Rediscover the masterful stories of a midcentury artist whose multifaceted portraits of women were generations ahead of her time
"A stunning, crystalline collection." -Vogue
Nancy Hale was considered one of the preeminent short story artists of her era, a prolific writer whose long association with The New Yorker rivaled that of her contemporary John Cheever. But few readers today will recognize her name. Acclaimed author Lauren Groff has selected twenty-five of Hale's best stories, presented here in the first career-spanning edition of this astonishingly gifted writer's work.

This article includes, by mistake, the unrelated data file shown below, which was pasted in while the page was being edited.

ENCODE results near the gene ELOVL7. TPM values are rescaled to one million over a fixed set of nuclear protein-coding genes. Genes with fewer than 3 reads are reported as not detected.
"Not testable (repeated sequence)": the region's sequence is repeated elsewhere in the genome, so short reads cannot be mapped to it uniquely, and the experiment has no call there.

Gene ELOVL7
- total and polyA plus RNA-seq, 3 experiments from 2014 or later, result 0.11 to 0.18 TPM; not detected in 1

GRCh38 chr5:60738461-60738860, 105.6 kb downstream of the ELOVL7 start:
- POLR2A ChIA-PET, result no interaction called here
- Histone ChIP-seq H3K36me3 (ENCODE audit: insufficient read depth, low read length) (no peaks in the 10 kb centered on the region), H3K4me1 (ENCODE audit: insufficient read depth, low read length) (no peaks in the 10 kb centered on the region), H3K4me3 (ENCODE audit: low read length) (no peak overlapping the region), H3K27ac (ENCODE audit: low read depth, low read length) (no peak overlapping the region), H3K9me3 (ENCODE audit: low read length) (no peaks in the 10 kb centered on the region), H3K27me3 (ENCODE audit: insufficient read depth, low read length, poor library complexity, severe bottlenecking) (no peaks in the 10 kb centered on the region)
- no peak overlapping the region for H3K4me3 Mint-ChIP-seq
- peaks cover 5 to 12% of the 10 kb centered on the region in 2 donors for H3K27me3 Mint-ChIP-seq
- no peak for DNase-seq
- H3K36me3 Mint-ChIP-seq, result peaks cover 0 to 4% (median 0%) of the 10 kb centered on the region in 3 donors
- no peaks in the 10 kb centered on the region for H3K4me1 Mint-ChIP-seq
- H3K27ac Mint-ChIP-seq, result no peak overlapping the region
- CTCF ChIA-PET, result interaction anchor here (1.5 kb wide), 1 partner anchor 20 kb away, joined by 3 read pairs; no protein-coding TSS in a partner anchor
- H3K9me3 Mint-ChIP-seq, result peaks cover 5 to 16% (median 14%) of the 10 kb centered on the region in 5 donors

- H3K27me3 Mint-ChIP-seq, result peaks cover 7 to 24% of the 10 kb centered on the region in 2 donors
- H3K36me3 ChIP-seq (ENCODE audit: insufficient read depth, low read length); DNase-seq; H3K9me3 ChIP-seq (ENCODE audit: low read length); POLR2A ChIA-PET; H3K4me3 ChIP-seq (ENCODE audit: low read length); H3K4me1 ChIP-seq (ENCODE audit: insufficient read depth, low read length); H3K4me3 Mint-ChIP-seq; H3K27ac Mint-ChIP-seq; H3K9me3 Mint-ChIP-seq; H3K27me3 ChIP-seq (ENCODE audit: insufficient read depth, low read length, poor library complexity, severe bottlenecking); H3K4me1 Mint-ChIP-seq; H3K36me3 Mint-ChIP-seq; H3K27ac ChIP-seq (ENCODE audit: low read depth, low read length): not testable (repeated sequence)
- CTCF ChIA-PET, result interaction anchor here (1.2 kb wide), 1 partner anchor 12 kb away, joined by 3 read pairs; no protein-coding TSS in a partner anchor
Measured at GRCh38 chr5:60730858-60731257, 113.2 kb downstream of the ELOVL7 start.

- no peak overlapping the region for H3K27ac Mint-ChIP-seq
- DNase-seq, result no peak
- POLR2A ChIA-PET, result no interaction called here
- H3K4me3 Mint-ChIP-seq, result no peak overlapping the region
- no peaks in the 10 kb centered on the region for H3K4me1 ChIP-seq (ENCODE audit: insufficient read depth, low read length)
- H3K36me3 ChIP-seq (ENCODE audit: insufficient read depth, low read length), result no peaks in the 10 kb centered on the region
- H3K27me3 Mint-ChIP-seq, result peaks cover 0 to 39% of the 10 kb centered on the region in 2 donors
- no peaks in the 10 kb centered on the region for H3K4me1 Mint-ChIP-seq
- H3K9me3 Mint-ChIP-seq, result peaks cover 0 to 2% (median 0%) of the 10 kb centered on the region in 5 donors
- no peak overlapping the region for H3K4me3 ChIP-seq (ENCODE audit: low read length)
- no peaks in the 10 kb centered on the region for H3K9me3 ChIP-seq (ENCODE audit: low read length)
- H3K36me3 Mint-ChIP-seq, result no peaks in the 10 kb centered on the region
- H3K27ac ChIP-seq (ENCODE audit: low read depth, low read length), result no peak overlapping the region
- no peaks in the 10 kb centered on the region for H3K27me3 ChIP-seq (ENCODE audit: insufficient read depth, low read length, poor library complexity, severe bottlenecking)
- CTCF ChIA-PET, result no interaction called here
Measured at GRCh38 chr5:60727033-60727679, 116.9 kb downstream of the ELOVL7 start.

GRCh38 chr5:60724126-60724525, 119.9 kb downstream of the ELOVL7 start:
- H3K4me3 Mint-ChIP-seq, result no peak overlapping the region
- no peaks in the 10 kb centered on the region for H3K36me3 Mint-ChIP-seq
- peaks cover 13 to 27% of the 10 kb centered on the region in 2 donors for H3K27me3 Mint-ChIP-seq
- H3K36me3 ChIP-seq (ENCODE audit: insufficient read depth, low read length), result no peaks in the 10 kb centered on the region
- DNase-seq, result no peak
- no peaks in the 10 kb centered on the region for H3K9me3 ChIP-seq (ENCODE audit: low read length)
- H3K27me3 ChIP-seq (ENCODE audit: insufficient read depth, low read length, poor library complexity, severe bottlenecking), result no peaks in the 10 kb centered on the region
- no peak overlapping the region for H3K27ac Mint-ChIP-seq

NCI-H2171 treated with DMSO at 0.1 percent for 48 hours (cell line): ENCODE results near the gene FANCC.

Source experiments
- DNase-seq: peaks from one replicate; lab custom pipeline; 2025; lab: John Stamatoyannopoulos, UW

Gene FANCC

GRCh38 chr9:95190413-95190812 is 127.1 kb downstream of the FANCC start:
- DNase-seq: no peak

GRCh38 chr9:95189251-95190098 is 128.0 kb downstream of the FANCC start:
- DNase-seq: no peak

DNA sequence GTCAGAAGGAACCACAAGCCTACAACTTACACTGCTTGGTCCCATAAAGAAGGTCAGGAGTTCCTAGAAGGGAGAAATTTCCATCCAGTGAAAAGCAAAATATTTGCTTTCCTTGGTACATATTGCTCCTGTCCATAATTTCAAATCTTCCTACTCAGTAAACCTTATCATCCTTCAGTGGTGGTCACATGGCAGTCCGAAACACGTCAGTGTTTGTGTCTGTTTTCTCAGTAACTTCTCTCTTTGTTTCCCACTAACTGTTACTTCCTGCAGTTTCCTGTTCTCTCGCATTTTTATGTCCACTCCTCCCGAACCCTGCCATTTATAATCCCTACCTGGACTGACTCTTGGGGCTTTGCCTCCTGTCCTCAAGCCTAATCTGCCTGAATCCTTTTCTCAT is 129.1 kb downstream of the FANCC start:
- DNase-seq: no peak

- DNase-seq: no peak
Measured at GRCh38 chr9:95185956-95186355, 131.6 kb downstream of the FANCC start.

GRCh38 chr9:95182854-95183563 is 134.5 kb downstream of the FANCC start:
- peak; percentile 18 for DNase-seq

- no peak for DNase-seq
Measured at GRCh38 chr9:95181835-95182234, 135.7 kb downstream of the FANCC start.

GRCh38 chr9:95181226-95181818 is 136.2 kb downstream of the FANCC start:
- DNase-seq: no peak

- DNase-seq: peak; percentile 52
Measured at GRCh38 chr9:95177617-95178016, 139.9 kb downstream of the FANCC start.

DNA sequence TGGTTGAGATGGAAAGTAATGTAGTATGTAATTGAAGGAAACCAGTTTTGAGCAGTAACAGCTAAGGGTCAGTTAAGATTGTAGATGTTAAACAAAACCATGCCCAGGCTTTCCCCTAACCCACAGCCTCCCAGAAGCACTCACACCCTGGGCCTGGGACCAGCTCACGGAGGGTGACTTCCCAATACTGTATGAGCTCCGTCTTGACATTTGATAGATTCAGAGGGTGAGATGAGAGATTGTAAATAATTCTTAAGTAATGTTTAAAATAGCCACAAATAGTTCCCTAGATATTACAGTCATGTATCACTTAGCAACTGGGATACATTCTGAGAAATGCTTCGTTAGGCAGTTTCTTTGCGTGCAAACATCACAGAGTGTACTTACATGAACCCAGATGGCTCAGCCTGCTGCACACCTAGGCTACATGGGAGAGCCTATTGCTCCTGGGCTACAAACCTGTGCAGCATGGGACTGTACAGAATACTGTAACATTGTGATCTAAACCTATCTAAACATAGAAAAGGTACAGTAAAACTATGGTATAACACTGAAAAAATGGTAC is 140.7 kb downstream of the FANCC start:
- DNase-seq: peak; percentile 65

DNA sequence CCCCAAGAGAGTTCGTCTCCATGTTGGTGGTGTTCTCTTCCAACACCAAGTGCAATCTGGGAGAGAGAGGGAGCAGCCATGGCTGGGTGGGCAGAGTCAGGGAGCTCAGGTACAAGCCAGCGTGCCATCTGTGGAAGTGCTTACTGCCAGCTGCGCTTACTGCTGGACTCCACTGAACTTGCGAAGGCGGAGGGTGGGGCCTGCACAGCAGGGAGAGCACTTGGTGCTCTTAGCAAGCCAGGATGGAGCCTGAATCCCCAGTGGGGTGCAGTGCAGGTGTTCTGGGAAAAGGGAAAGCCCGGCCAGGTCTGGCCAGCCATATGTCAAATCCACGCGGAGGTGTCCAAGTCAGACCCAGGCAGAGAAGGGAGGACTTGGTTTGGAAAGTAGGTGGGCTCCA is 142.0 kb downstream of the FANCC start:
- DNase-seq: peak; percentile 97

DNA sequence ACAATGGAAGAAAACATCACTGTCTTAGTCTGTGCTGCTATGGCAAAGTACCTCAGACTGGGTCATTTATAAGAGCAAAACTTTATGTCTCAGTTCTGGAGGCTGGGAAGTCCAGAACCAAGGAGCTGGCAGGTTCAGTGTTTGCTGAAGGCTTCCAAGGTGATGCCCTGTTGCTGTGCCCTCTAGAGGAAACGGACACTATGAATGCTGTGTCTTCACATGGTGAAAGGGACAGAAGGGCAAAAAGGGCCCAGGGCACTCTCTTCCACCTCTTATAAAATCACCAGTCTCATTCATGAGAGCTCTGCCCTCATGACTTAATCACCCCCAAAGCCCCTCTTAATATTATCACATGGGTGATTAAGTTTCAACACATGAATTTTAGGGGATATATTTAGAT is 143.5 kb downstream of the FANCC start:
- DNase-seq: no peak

These stories seem ahead of their time in their depiction of women--complicated characters, sometimes fragile, possibly wicked, often remarkable in their apparent ordinariness, from an adolescent girl in Connecticut driven into delirium over her burgeoning sexuality in "Midsummer," to a twenty-something New Yorker experiencing culture shock during a visit to a friend's house in Virginia in "That Woman," to a New England widow in search of alcohol while babysitting her grandson in "Flotsam." Other stories touch on memories of childhood, the intense trauma of electroshock therapy, and the spectre of white supremacy. Haunting, vivid, and subversive in the best sense, Where the Light Falls is nothing less than a major literary rediscovery.